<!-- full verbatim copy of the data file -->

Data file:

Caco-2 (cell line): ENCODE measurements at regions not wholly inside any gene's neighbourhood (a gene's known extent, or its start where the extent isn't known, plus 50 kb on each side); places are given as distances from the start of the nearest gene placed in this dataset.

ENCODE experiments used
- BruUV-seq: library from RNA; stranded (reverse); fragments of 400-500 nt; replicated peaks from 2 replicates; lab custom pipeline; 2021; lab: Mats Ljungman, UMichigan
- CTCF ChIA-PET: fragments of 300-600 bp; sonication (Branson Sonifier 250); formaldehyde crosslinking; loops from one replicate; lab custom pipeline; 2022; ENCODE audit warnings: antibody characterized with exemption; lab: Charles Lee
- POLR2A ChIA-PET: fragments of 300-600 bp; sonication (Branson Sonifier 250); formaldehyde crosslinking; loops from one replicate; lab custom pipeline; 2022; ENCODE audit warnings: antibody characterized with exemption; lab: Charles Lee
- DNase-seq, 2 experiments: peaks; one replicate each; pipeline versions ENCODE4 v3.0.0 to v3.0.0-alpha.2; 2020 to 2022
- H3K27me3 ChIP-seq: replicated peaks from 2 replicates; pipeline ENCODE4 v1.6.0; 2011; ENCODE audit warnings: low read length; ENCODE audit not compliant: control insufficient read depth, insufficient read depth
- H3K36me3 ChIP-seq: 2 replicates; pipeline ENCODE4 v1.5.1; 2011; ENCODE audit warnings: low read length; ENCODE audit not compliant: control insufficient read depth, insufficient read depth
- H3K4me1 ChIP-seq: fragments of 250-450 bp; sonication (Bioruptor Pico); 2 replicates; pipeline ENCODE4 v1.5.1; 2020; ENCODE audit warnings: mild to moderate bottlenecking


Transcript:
Caco-2 (cell line): ENCODE measurements at regions not wholly inside any gene's neighbourhood (a gene's known extent, or its start where the extent isn't known, plus 50 kb on each side); places are given as distances from the start of the nearest gene placed in this dataset.

ENCODE experiments used
- BruUV-seq: library from RNA; stranded (reverse); fragments of 400-500 nt; replicated peaks from 2 replicates; lab custom pipeline; 2021; lab: Mats Ljungman, UMichigan
- CTCF ChIA-PET: fragments of 300-600 bp; sonication (Branson Sonifier 250); formaldehyde crosslinking; loops from one replicate; lab custom pipeline; 2022; ENCODE audit warnings: antibody characterized with exemption; lab: Charles Lee
- POLR2A ChIA-PET: fragments of 300-600 bp; sonication (Branson Sonifier 250); formaldehyde crosslinking; loops from one replicate; lab custom pipeline; 2022; ENCODE audit warnings: antibody characterized with exemption; lab: Charles Lee
- DNase-seq, 2 experiments: peaks; one replicate each; pipeline versions ENCODE4 v3.0.0 to v3.0.0-alpha.2; 2020 to 2022
- H3K27me3 ChIP-seq: replicated peaks from 2 replicates; pipeline ENCODE4 v1.6.0; 2011; ENCODE audit warnings: low read length; ENCODE audit not compliant: control insufficient read depth, insufficient read depth
- H3K36me3 ChIP-seq: 2 replicates; pipeline ENCODE4 v1.5.1; 2011; ENCODE audit warnings: low read length; ENCODE audit not compliant: control insufficient read depth, insufficient read depth
- H3K4me1 ChIP-seq: fragments of 250-450 bp; sonication (Bioruptor Pico); 2 replicates; pipeline ENCODE4 v1.5.1; 2020; ENCODE audit warnings: mild to moderate bottlenecking